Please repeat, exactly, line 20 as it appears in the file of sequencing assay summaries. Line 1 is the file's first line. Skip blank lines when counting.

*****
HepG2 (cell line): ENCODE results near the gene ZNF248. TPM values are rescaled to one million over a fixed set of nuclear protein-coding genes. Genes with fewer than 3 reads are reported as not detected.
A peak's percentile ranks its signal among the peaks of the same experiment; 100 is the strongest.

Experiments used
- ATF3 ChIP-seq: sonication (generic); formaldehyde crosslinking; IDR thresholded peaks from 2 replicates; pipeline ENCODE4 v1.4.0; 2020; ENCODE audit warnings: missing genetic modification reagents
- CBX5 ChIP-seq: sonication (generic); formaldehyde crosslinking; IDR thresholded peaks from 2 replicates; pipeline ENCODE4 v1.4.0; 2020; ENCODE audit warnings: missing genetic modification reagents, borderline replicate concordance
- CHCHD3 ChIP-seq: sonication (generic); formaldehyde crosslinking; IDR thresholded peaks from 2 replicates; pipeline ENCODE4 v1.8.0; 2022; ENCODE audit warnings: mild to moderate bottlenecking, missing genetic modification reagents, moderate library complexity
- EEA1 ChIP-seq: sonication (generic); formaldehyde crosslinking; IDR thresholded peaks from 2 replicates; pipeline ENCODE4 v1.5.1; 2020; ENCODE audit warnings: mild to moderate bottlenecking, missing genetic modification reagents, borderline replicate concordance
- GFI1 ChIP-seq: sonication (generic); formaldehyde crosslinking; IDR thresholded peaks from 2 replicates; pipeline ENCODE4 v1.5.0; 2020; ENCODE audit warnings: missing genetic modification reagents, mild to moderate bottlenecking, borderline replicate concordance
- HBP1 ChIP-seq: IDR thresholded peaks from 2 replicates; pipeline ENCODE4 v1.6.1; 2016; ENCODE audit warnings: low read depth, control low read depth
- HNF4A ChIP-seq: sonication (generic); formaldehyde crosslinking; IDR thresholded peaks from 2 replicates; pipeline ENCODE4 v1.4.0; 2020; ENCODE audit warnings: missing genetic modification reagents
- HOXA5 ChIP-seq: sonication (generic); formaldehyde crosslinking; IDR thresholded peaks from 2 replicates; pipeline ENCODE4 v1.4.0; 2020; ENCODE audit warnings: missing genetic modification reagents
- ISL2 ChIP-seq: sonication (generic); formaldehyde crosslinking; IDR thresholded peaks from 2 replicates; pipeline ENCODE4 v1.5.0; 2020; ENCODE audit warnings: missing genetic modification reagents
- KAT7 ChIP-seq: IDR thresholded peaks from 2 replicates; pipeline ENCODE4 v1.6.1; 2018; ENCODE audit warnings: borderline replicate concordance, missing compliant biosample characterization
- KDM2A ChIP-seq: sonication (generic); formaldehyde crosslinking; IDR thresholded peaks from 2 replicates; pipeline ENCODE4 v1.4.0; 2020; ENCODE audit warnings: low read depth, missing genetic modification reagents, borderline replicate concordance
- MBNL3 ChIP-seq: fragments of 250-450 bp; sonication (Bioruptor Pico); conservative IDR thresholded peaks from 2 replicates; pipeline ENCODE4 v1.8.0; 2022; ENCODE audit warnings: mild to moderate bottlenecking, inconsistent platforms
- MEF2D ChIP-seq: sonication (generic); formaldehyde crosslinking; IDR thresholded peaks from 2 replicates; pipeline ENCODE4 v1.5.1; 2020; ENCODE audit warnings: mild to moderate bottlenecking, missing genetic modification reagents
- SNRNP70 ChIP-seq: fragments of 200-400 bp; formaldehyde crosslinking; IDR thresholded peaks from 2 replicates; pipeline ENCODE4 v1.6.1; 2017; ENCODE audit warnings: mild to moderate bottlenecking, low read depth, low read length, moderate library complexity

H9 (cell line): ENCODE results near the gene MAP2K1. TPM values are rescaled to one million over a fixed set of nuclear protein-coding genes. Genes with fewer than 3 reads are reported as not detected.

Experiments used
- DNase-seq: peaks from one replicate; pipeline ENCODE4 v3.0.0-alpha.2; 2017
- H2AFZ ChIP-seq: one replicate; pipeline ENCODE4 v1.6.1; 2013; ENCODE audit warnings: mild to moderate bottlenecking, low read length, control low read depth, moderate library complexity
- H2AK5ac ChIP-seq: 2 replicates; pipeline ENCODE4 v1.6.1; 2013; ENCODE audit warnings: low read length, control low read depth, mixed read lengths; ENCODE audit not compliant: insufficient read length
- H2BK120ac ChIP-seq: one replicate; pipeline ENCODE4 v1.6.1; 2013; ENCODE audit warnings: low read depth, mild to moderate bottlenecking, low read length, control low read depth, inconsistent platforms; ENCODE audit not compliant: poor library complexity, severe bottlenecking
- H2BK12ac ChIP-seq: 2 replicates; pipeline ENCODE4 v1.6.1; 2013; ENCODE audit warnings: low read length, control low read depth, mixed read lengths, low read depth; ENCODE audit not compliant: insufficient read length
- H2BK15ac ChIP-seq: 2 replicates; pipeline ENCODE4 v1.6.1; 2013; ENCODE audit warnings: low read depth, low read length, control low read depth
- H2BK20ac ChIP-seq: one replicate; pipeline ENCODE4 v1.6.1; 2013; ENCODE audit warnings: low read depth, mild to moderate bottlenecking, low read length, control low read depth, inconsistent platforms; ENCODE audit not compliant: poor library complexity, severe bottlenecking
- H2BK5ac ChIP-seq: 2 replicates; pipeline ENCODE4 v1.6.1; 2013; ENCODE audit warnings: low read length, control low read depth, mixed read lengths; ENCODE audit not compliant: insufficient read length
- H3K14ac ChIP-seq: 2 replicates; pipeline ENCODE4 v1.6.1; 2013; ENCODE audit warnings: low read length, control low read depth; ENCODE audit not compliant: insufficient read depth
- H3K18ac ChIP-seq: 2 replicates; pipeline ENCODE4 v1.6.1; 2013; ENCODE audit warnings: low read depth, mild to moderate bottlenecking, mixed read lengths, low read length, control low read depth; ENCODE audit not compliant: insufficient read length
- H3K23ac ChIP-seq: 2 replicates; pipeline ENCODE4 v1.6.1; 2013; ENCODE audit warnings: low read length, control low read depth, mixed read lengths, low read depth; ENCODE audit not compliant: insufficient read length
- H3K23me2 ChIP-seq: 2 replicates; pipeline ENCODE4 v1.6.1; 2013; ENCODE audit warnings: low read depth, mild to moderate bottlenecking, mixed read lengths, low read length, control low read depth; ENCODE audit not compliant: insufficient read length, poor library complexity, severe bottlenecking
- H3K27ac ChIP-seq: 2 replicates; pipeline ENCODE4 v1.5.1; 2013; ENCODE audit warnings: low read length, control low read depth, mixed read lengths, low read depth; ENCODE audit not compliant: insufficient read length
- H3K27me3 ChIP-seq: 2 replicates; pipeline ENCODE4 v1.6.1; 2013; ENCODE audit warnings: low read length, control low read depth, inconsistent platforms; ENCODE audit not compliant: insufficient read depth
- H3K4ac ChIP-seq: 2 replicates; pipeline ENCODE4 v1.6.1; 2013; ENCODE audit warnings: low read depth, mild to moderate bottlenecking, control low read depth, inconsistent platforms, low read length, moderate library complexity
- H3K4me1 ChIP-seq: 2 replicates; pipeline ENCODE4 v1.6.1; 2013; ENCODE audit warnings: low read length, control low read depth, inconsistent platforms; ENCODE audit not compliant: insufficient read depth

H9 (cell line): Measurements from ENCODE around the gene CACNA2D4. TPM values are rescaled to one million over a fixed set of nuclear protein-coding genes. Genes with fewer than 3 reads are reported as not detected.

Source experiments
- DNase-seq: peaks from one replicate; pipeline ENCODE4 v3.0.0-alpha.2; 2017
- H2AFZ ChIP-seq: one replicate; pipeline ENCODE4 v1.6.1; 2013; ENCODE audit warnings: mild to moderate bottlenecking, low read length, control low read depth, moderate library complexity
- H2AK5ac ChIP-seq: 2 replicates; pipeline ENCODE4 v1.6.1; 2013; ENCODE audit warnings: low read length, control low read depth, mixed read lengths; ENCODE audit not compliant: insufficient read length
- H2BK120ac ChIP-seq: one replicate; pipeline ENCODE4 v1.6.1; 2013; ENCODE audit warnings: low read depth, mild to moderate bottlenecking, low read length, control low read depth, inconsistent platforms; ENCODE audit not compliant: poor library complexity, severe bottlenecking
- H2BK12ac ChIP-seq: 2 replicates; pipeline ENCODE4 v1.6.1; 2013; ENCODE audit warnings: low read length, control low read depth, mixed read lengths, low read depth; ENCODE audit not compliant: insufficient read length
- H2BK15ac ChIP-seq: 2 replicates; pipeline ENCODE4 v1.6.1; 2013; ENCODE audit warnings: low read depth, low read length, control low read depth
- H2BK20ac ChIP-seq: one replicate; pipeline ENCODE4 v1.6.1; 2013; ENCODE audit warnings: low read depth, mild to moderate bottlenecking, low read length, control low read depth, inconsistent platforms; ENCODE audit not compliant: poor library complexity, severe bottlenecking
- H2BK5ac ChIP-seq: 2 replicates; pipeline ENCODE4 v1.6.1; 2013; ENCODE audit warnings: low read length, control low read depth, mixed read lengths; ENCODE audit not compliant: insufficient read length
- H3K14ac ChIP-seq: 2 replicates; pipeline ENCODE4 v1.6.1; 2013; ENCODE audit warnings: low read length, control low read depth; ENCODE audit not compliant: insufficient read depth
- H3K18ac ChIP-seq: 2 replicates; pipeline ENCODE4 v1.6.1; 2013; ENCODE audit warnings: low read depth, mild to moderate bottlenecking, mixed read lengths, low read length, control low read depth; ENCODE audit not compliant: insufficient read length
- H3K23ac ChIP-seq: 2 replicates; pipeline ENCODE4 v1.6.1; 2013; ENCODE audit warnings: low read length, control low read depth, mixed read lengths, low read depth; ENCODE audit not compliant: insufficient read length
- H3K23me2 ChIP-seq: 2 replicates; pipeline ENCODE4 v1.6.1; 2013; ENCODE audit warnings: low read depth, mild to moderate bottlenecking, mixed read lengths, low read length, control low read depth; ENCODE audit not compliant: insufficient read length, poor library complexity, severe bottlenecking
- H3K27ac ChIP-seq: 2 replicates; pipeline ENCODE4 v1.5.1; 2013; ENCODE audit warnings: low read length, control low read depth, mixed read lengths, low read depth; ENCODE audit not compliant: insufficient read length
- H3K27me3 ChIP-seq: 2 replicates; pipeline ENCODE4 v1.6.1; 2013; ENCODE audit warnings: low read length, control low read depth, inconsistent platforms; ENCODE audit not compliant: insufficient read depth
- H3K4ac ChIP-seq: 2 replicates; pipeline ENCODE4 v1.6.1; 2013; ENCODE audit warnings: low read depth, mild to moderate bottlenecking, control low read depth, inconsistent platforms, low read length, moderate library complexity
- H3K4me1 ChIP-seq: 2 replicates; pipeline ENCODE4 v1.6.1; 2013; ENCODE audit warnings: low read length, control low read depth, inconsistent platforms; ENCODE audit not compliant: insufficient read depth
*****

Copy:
- DNase-seq: peaks from one replicate; pipeline ENCODE4 v3.0.0-alpha.2; 2017